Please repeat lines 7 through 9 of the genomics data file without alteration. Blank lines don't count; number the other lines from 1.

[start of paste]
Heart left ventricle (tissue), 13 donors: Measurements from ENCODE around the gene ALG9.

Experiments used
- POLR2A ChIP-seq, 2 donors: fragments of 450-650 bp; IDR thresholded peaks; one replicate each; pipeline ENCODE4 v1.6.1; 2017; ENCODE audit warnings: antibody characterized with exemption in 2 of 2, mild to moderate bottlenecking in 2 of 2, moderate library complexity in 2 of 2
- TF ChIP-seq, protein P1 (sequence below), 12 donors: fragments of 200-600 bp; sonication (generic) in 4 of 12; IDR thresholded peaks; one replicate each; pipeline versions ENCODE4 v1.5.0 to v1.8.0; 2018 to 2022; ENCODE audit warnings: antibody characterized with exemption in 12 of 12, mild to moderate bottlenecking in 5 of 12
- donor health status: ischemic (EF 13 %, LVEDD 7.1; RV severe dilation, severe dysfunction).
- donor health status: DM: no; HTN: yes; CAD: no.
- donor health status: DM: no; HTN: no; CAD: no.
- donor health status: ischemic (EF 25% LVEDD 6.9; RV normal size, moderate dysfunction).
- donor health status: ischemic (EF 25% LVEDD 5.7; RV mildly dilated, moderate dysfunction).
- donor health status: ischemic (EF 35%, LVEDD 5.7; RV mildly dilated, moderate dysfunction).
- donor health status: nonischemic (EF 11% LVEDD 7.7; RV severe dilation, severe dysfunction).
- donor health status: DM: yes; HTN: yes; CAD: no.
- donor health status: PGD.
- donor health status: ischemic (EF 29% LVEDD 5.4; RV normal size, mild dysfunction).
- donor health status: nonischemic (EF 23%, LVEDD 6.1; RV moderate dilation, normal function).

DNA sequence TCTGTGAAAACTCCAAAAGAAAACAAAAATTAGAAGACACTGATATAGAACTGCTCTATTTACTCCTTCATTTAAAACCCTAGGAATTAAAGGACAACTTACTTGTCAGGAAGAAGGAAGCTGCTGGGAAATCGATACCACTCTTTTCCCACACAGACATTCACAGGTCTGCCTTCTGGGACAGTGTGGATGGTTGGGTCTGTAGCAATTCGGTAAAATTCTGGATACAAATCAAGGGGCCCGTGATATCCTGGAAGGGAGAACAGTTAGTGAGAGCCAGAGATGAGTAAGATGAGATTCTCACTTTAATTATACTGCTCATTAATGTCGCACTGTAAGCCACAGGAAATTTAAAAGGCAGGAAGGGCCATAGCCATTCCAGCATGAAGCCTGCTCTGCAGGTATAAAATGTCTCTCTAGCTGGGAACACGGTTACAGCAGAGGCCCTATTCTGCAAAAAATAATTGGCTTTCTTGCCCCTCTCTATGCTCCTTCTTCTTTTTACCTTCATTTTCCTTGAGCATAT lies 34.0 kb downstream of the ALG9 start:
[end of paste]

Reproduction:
- donor health status: DM: no; HTN: no; CAD: no.
- donor health status: ischemic (EF 25% LVEDD 6.9; RV normal size, moderate dysfunction).
- donor health status: ischemic (EF 25% LVEDD 5.7; RV mildly dilated, moderate dysfunction).